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The court finds that the original order clearly contemplated and provided for therapeutic visitation only,


These are appeals from an amended order of the Family Court of Columbia County entered 3 December 2009, which, in proceeding No. 1 pursuant to Family Ct. Act article 6, clarified a prior order of custody and from an order of said court, entered 3 May 2010, which dismissed petitioner’s application in proceeding No. 2 pursuant to Family Ct. Act article 6 to modify a prior order of custody.

The petitioner, the father, has a daughter born in 1995 to respondent KR and a son born in 1999 to respondent LB. In July 2009, the father separately petitioned to modify prior visitation orders entered on consent as to each child. After a combined hearing, Family Court granted a motion by the attorney for the daughter to dismiss the petition as to her for failure to allege a sufficient change in circumstances. The father withdrew his petition at the hearing and the court issued an amended order. The father now appeals from both orders.

During the hearing, it was established that the 42 year old petitioner criminal father is a convicted sex offender. Petitioner pleaded guilty in 1990 when he was aged 22 to sexual abuse of a 16-year-old girl. Again, he pleaded guilty in 2000 when he was aged 32 for statutory rape of a 16-year-old girl

He had reportedly completed parole and sex offender treatment and substance abuse treatment for long-term poly-substance abuse, but an order of protection precluded unsupervised contact with anyone under age 18, although contact with his children was allowed by court order.

The prior order of custody on August 2007, sole legal and physical custody as to the daughter was awarded to KR. It provided that KR would enroll the daughter in a mental health program to address whether to allow the father therapeutic visitation, and permitted him to re-petition for such visitation no sooner than 90 days after the date of the order.

In July 2009, two years later, the father filed the instant modification petition seeking therapeutic visits with her, citing only the passage of 90 days as the change in circumstances. At the hearing, the father cited his sobriety, but testified that he had been sober for nine years, i.e., dating back well before the 2007 order. He also reported his successful treatments, which were not documented or dated. He provided no evidence pertaining to the outcome of the daughter’s mental health evaluation ordered two years earlier as a precondition to Family Court’s consideration of therapeutic visitation.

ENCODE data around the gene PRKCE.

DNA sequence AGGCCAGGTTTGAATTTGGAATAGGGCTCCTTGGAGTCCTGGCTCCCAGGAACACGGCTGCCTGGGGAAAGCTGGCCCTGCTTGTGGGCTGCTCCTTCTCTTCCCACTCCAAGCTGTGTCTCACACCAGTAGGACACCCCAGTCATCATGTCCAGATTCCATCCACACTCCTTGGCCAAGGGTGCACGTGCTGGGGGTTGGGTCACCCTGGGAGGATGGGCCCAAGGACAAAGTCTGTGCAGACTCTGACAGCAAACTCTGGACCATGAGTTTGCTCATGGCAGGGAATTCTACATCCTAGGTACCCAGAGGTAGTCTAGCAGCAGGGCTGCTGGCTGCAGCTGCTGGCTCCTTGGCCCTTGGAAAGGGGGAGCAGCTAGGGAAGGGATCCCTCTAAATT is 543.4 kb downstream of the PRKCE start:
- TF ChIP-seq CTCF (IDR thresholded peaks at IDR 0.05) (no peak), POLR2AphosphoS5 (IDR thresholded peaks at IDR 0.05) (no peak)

Contrary to his claim, the 90-day period in that prior custody order was a waiting period in which to conduct the daughter’s mental health evaluation before therapeutic visitation could be considered, and under no interpretation could that order be viewed as dispensing with the requirement that a change in circumstances be shown warranting a modification in accordance with Family Ct. Act ยง 467[b][ii] and the case of Matter of Crippen v Keator. Although afforded the opportunity, the father failed to even allege a sufficient change in circumstances and, thus, the court properly dismissed that petition based on Matter of Watts v Watts.

The father’s modification petition as to his son sought to allow that visits be supervised by a named couple known to the parents or by LB. The September 2008 visitation order provided that therapeutic visits to continue to ensure that visits will be appropriate and to allow participants to discuss concerns and questions as interactions occur. Recommendation by therapeutic supervisor would be grounds for petitioning the court for modification.

CB, the psychologist who supervised six visits between the father and son in 2008 and 2009, recommended that the requested supervised visits be permitted. The psychologist revealed that the father had disclosed numerous accidental contacts with the son that year in BL’s presence which she testified did not affect her recommendation.

The father testified that he believed the prior order allowed these nontherapeutic visits under the supervision of LB, prompting the court to question why he had petitioned to modify the order to allow that type of visitation if it was already permitted. The court indicated that only therapeutic visitation had been permitted, consistent with the stipulation of the parties when they consented to that order. After conferring with counsel, the father moved to withdraw that petition, and the record reflects that the court thereafter considered it to have been withdrawn. Having withdrawn that petition, the father is not aggrieved by the denial of the relief requested therein based on Matter of Jennie EE.

The Family Court subsequently issued a corrected order of visitation, clarifying that the father is only to have contact with the son through therapeutic visits supervised by BL. To the extent that the father now objects to that clarification, there can be no doubt of a trial court’s discretion to cure mistakes defects and irregularities that do not affect substantial rights of parties based on CPLR 5019[a] and Kiker v Nassau County or to amend a judgment to make it reflect what the court’s holding clearly intended based on Matter of Owens v Stuart. The court finds that the original order clearly contemplated and provided for therapeutic visitation only, subject to a therapist’s recommendation to support a future modification and the court’s amended order properly clarified that point to resolve any ambiguity in accordance with Reback v Reback.

The court affirms the amended order, without costs.

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